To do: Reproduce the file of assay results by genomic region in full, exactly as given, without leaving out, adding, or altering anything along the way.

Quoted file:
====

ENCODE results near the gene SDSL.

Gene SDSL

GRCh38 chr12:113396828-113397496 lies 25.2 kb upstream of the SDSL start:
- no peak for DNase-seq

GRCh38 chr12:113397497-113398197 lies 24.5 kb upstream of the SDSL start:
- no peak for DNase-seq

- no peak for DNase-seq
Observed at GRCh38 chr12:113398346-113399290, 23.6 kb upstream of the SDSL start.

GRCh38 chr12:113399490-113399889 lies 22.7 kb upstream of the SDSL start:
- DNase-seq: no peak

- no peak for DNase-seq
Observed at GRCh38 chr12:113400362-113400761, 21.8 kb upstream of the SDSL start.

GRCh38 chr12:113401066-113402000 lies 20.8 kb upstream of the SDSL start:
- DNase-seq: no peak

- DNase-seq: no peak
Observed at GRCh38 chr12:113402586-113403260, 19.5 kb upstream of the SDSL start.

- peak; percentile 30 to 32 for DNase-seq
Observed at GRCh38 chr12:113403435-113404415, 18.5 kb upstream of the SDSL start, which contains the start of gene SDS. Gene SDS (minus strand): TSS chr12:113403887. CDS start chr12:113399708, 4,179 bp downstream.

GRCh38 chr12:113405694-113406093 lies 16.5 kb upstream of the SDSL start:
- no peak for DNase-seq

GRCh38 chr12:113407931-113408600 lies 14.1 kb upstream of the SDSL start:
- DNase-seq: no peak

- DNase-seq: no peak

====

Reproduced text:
ENCODE results near the gene SDSL.

Gene SDSL

GRCh38 chr12:113396828-113397496 lies 25.2 kb upstream of the SDSL start:
- no peak for DNase-seq

GRCh38 chr12:113397497-113398197 lies 24.5 kb upstream of the SDSL start:
- no peak for DNase-seq

- no peak for DNase-seq
Observed at GRCh38 chr12:113398346-113399290, 23.6 kb upstream of the SDSL start.

GRCh38 chr12:113399490-113399889 lies 22.7 kb upstream of the SDSL start:
- DNase-seq: no peak

- no peak for DNase-seq
Observed at GRCh38 chr12:113400362-113400761, 21.8 kb upstream of the SDSL start.

GRCh38 chr12:113401066-113402000 lies 20.8 kb upstream of the SDSL start:
- DNase-seq: no peak

- DNase-seq: no peak
Observed at GRCh38 chr12:113402586-113403260, 19.5 kb upstream of the SDSL start.

- peak; percentile 30 to 32 for DNase-seq
Observed at GRCh38 chr12:113403435-113404415, 18.5 kb upstream of the SDSL start, which contains the start of gene SDS. Gene SDS (minus strand): TSS chr12:113403887. CDS start chr12:113399708, 4,179 bp downstream.

GRCh38 chr12:113405694-113406093 lies 16.5 kb upstream of the SDSL start:
- no peak for DNase-seq

GRCh38 chr12:113407931-113408600 lies 14.1 kb upstream of the SDSL start:
- DNase-seq: no peak

- DNase-seq: no peak